“Therefore, if anyone is in Christ, he is a new creation; old things have passed away; behold, all things have become new.” (II Cor. 5:17 NJKV)
It was a sunny summer day in 1972, the day I finally gave up to the nagging voice in my soul. A little voice kept calling my name. “Bette.” Whispering to me, reminding me, persuading me, cajoling me. Tch-tching me. Umm umm-ing me. Uhh uhh-ing me, too. Soothing me, urging me, pricking me, always nagging me.
For years the voice had waxed and waned, but it had never really gone away, ever since the day as a teenager in church I had told God I understood how to be saved, and yes, I wanted to be saved, and okay, okay, I’ll accept Jesus as my “saver.” Not really enthusiastic about it, I just said it and promptly forgot it.
I went to church weekly in those days, a Bible-teaching church, but one that taught that the miracle life of the apostles and New Testament Christians had died out and would only come back to reality in heaven. Dispensational theology, they called it. I wasn’t attracted by it, and soon after my father died in 1960, I dropped out of church.
I also dropped out of college in my first semester, to get married. Really, to get away from home, where my widowed mother seldom was present, and when she was, seldom was pleasant. So I got married, got a job, had two children, bought a home, had lots of responsibilities and no extra time to spend in church.
Weekends were full of housework and yard work and garden work. I had plenty to do and not nearly enough hours to do it in. Some years went by, responsibilities grew, the children grew, and I grew too. More and more miserable, that is.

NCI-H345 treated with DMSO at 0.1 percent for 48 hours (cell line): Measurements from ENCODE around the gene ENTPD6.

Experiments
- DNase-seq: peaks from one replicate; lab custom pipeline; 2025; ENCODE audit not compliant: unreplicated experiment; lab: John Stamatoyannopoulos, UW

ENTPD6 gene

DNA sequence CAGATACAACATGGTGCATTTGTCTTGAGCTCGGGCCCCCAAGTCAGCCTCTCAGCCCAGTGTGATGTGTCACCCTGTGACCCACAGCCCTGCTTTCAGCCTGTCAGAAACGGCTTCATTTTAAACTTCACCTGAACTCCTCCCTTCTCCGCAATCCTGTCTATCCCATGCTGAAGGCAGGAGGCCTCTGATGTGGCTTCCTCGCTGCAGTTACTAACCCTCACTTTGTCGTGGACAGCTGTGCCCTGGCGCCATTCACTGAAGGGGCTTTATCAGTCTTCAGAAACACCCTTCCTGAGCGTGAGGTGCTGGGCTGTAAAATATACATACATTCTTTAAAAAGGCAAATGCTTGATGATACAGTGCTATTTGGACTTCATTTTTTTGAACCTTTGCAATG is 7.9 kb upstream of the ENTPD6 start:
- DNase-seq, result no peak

So, as I washed dishes one sunny afternoon, looking out of the kitchen window and crying into the dish water, I finally gave up. The little voice of the Holy Spirit called my name again, as he had dozens of times before, and this time I said, “Lord, I’ve tried to manage my life my way for so long, and I’ve made a mess out of it. If you can help me, please come and manage my life for me. Jesus, be my Lord.”
The earth didn’t shake, but the strangest things happened in an instant. As I continued looking out of the window, I saw the grass get greener. The tall Eisenhower cannas, in full bloom beside my kitchen window, were brighter orange. The brown trunk of the pine tree in the middle of the back yard got browner. Nothing outside looked the same as it had a minute ago.
I dropped my dishrag into the sink and walked out into the back yard. I couldn’t get over it! The garden dirt was “dirt-ier,” the house bricks were “brick-ier,” the fruit trees were “tree-ier,” everything was new! The grass, the bushes, the flowers, the leaves, the weeds, the sky, the clouds, everything!
I had trouble walking, I felt so weird. I wanted to run, and jump, and twirl, and kneel, and fall flat on my face. I knew in that moment what the verse meant that said if anyone is in Christ, he is a new creature — I knew that the trees and bushes weren’t new, I was new.
Was I saved before that? I don’t know. I had not been changed in any fundamental way earlier. I had mentally agreed that the Bible was true, Jesus was real, and that he could save me from my sins. But I hadn’t given him any real place in my existence otherwise.
Now I was changed from the inside out, and he had a decided place in my life. Jesus was now taking up a management position — Lordship — in my soul. I had just made Jesus both Savior AND Lord. Whew!